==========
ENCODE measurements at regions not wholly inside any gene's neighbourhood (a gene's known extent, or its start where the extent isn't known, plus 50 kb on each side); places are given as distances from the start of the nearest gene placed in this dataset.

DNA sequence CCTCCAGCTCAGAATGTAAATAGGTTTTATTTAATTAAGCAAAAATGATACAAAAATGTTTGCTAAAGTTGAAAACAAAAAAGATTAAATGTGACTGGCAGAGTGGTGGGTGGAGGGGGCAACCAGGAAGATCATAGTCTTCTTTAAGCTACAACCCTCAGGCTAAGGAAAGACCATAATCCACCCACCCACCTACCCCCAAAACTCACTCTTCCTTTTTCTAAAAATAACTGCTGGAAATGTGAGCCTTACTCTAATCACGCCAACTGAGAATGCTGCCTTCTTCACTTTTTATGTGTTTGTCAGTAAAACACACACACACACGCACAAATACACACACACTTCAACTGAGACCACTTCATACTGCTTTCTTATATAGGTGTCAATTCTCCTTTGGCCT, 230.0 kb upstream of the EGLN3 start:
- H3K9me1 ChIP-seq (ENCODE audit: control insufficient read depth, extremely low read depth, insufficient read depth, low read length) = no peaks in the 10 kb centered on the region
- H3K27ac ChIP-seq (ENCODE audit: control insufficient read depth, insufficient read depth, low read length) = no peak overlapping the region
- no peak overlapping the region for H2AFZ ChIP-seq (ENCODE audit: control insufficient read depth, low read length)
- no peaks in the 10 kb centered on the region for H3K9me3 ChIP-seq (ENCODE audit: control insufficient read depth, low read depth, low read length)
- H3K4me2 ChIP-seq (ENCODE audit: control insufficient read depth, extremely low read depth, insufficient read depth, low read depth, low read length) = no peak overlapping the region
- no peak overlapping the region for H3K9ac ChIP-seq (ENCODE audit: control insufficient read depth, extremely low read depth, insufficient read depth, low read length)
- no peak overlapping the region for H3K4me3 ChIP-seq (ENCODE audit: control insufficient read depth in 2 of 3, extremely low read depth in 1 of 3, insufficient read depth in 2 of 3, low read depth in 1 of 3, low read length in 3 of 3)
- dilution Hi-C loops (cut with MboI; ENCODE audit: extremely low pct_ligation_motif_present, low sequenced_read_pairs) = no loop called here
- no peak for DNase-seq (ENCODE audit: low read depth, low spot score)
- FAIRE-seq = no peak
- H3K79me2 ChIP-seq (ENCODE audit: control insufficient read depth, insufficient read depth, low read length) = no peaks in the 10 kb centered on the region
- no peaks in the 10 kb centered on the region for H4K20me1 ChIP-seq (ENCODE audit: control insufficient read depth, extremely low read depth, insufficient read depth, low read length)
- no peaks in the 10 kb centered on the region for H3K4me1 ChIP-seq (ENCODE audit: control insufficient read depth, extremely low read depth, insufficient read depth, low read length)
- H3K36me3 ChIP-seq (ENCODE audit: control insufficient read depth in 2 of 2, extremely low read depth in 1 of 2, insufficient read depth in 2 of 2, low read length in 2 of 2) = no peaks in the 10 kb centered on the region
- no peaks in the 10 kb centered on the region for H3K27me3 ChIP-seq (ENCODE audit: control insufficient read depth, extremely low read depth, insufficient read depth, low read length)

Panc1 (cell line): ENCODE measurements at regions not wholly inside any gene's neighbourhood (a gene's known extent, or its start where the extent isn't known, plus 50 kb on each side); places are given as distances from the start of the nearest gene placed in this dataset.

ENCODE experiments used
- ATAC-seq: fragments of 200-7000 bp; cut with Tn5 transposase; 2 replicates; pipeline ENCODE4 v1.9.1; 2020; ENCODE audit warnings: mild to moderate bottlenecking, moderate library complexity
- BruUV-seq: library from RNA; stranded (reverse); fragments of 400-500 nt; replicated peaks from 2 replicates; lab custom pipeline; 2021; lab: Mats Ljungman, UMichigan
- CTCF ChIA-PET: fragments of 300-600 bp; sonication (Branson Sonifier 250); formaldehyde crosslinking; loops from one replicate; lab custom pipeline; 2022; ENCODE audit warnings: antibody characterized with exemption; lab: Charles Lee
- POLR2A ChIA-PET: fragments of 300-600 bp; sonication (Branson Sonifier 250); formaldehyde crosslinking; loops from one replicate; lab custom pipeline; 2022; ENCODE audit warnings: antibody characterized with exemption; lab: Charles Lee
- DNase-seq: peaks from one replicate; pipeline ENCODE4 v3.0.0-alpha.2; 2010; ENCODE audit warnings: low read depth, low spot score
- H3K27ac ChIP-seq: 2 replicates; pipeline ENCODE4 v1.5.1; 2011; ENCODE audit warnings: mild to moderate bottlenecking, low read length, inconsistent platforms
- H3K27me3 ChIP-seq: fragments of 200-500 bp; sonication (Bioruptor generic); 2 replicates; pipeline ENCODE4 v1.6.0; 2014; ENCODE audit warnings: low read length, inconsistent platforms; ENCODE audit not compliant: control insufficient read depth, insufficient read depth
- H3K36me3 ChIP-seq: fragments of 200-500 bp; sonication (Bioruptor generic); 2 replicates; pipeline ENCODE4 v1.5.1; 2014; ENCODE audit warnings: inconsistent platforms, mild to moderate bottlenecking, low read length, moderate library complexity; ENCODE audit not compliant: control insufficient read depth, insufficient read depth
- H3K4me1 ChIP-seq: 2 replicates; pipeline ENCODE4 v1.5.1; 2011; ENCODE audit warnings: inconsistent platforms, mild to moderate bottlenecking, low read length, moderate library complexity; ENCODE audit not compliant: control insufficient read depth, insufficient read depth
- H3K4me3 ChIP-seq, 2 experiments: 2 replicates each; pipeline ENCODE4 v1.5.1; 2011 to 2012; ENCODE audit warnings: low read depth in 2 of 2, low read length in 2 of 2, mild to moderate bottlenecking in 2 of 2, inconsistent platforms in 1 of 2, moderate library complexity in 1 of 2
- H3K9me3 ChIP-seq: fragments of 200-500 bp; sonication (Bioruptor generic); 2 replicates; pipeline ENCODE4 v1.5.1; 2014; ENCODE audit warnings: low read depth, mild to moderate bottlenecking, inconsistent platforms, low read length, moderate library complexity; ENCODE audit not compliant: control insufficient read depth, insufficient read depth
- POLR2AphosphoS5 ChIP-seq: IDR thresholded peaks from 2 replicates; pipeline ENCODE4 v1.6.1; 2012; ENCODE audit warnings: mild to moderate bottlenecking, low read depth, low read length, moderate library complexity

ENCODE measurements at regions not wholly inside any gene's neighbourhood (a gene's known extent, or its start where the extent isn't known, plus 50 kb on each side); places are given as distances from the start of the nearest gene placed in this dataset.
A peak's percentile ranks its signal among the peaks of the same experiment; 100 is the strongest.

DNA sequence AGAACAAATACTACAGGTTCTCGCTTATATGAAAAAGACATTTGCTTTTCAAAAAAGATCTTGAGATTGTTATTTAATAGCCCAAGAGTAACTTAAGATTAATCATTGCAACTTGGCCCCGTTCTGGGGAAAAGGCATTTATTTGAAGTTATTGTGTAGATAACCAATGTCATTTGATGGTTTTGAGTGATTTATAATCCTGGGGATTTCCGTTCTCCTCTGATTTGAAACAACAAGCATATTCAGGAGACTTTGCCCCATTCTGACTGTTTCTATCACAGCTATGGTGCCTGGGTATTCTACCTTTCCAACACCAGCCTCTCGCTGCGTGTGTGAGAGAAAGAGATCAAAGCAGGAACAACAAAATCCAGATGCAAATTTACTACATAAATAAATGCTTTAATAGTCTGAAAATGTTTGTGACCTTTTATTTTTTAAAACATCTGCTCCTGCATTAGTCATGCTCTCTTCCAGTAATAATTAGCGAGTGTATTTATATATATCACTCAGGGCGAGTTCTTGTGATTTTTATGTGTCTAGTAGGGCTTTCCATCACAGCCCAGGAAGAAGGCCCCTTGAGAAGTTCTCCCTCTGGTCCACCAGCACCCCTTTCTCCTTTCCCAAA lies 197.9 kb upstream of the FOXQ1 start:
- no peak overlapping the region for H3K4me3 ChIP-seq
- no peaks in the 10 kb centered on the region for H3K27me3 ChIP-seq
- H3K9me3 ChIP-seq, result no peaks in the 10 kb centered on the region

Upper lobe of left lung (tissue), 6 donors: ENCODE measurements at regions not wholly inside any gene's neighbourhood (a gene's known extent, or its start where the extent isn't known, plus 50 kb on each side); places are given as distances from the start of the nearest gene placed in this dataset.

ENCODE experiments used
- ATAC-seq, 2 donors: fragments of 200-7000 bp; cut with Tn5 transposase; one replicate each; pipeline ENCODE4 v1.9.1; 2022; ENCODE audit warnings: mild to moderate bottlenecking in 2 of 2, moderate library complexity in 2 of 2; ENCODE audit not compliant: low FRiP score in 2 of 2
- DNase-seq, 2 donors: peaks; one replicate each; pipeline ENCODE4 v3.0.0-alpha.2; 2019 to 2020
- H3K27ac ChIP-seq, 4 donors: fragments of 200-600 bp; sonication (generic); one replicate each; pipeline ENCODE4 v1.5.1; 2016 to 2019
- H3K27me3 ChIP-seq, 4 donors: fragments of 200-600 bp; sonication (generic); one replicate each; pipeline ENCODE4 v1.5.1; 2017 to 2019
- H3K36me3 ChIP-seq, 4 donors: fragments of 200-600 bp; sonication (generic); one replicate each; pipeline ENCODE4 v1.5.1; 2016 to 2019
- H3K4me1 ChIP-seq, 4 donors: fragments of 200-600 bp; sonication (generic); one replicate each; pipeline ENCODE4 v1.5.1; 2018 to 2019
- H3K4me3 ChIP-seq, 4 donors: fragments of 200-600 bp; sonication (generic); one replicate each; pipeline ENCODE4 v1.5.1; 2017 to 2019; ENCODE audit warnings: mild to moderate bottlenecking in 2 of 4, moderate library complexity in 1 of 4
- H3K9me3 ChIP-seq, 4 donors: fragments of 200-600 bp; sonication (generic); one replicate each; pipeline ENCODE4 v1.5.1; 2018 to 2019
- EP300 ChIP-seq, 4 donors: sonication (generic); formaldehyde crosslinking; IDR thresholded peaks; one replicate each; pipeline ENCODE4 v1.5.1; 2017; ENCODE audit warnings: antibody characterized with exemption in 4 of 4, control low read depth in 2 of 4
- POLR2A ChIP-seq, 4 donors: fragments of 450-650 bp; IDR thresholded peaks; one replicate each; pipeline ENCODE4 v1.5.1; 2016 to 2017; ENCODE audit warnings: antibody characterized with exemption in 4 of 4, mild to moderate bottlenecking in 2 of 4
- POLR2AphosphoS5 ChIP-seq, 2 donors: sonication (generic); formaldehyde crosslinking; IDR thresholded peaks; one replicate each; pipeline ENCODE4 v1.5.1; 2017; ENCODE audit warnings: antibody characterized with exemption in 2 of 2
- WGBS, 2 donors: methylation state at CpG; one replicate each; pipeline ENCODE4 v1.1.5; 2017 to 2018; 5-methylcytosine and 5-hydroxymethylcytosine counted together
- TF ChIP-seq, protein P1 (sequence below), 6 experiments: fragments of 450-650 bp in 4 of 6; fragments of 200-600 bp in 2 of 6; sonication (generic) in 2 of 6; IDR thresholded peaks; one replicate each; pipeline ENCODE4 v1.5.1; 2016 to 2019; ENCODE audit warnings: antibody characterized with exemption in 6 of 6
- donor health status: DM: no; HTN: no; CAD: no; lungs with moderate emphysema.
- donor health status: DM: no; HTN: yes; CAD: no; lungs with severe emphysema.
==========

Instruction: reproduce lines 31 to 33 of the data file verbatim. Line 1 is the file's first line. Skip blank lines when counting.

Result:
- POLR2AphosphoS5 ChIP-seq: IDR thresholded peaks from 2 replicates; pipeline ENCODE4 v1.6.1; 2012; ENCODE audit warnings: mild to moderate bottlenecking, low read depth, low read length, moderate library complexity

ENCODE measurements at regions not wholly inside any gene's neighbourhood (a gene's known extent, or its start where the extent isn't known, plus 50 kb on each side); places are given as distances from the start of the nearest gene placed in this dataset.
A peak's percentile ranks its signal among the peaks of the same experiment; 100 is the strongest.